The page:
Friday, January 16, 2015

"The Imitation Game" (2014)

I have seen this film a few times already. Well, just about. This is the typical “broken genius” story, told in the same way that it almost always is. It is well done, mind you. Or, even if it is just a workable effort, the job done by the lead actor carries it up onto the list of films that should be considered amongst the greats of 2014.

And the job Cumberbatch does is really good. As just one example amongst many, there is a scene in the film where his character, the mathematician Alan Turing, has what looks like a panic attack and I am not at all sure that Cumberbatch isn’t really experiencing one.

Where the film loses its way a bit is in the story itself. It is trying to accomplish too much. Is this a WWII film? A story about psychological struggles? The story of the invention of computers? An attempt to raise awareness of the plight of homosexuals? It tries to do all and in doing so it sells almost every storyline short.

And that is a shame, really. Turing is a fascinating person. Science fans know him primarily as the man who came up with the Turing Test to evaluate Artificial Intelligence. He is also the father of computer science. And, according to this film and the book it was based on, he pretty much single handedly won WWII.

That is where this film works best and where it should have been focused.

That is not to say that the homosexual subplot should have been ignored, but it is strange the way this film choses to handle it. In the marketing, it appears to be the most important part of the film, but the film actually closets Turing’s sexual orientation for most of the story. Then, when it does address it, it seems to equate it with his quirks that may have extended to something like Autism. I am not sure Turing would have liked the way he was “reduced” to a sexual orientation in this story.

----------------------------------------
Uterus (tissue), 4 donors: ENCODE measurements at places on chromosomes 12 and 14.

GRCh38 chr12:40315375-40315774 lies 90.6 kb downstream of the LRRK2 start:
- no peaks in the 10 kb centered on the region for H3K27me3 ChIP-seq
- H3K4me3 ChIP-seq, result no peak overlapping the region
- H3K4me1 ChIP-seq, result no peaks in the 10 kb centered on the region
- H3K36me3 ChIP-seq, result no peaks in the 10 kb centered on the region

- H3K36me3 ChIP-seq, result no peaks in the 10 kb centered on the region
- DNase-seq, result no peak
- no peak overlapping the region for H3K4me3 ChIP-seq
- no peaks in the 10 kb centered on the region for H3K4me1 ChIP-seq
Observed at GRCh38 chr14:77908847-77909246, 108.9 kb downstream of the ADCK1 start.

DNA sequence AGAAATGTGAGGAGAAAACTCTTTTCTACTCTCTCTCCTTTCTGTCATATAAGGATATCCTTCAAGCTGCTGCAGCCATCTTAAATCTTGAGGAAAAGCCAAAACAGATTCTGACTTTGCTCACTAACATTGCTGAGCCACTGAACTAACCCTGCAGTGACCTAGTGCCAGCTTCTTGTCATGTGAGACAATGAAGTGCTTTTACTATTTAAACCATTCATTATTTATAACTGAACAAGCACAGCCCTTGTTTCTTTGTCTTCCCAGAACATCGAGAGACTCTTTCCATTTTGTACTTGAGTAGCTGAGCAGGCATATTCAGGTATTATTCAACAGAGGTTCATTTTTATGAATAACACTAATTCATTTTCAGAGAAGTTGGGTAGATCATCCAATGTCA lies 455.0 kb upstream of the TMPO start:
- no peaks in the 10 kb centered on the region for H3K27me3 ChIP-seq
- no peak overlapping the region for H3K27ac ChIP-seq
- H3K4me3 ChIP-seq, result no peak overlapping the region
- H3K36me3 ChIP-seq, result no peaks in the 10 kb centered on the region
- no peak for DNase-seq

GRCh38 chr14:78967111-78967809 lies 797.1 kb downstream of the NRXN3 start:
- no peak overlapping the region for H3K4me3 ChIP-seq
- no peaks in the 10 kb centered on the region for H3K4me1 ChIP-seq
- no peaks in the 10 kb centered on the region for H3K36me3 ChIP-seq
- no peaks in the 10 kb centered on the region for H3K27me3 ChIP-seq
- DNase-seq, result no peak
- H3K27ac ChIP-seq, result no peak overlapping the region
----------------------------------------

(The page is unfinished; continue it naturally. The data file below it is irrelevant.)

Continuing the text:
(I am also not sure what thinking lay behind “treating” homosexual men by literally emasculating them. Another horrific aspect of our history that perhaps should be explored in a story, but not in a secondary afterthought the way it comes across in this film.)


  1. The film is very well done on all levels. It’s suspenseful, even though, as in all World War II movies, we know who wins, but it’s the how that holds us, not the what.

  2. The Imitation Game both brings to life and pays tribute to Turing's history-altering and pioneering work that paved the way for modern computing.


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